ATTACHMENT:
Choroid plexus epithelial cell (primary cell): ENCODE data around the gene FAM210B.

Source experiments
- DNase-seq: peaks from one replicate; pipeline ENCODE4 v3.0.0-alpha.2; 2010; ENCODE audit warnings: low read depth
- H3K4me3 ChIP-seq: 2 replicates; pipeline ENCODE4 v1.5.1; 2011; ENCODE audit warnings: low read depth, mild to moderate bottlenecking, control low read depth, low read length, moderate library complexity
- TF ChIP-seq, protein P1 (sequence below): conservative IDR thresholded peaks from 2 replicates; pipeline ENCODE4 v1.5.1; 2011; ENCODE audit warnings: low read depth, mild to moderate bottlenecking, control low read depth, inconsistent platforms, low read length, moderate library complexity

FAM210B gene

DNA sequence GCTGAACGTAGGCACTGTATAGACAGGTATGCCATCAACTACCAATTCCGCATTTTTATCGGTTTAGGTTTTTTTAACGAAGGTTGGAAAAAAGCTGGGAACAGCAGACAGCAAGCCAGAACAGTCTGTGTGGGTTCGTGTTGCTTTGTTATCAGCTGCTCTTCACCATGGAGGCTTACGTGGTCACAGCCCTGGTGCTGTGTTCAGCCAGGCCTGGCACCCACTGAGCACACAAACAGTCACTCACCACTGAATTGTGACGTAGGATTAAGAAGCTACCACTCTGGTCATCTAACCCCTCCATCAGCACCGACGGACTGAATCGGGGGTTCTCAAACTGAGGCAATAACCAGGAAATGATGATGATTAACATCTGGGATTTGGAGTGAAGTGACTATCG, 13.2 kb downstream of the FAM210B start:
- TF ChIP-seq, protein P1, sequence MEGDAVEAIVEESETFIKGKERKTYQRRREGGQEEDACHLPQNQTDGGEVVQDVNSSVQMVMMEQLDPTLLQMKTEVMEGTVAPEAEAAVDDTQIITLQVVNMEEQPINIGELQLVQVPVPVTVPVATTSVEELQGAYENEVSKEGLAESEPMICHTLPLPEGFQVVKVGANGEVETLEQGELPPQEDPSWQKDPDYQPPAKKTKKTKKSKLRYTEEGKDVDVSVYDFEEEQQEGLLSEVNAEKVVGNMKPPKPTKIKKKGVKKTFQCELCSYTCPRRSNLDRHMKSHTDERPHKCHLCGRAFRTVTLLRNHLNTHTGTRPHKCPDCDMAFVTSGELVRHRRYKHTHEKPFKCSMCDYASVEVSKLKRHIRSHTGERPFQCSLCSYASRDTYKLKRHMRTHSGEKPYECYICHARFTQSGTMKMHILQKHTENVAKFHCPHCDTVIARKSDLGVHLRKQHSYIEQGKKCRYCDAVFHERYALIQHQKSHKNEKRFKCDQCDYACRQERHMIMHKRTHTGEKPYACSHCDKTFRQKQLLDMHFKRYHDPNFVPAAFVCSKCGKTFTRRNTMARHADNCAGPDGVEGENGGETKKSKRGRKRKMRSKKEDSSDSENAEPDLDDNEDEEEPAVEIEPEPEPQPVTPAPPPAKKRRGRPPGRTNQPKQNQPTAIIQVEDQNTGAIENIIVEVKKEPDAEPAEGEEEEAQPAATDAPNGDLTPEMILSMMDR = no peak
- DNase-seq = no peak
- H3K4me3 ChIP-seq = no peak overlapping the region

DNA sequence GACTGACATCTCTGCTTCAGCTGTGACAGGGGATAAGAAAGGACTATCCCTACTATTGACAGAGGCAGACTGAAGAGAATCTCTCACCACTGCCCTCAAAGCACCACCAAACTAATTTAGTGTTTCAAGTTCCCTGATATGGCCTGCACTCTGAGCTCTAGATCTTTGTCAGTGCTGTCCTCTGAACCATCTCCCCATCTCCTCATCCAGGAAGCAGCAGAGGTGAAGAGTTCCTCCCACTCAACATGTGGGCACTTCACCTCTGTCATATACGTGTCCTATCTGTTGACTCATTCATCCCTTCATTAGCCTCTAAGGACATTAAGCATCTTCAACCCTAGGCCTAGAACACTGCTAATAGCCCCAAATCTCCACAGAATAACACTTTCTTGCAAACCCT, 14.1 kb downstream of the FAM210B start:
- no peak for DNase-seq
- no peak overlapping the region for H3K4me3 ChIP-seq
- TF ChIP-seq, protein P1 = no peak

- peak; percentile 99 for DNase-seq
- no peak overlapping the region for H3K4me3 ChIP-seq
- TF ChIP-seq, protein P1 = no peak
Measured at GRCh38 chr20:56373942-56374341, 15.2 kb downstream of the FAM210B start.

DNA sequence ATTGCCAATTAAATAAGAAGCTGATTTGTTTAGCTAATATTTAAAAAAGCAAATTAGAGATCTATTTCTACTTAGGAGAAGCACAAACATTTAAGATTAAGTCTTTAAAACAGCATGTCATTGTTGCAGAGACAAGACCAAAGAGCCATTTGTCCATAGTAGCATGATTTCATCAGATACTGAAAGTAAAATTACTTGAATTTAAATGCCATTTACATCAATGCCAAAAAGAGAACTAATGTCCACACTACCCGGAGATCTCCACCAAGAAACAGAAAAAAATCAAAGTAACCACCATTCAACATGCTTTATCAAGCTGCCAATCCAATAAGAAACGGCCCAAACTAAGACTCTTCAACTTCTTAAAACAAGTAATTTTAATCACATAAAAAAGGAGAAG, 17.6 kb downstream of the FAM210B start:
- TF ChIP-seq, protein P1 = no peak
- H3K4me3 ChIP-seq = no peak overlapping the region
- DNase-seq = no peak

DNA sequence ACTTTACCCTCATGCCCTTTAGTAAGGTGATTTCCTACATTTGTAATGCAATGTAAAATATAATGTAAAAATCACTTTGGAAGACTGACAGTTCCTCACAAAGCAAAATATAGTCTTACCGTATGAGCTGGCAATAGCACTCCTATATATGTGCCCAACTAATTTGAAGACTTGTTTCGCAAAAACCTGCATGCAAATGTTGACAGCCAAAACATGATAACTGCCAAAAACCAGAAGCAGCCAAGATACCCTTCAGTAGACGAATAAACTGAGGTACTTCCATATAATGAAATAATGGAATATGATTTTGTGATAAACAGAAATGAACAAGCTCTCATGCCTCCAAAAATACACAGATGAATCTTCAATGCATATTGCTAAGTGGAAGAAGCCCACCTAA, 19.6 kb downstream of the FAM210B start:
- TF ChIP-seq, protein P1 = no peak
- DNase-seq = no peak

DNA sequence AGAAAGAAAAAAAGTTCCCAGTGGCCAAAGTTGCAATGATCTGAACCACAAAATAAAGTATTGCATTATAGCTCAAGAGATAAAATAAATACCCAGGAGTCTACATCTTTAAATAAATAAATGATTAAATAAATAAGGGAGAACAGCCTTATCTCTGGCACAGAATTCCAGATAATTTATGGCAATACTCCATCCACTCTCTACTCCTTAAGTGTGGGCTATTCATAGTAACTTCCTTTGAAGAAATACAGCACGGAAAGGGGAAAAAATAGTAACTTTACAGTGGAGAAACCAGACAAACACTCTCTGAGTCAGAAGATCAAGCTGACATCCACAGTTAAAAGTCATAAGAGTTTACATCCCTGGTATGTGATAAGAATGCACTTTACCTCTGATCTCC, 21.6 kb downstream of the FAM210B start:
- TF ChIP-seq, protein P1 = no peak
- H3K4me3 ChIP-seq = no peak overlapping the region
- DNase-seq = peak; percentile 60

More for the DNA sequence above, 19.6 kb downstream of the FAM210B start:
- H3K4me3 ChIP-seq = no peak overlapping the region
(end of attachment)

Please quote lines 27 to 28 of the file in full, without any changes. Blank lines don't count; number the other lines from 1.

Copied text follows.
- TF ChIP-seq, protein P1 = no peak
- H3K4me3 ChIP-seq = no peak overlapping the region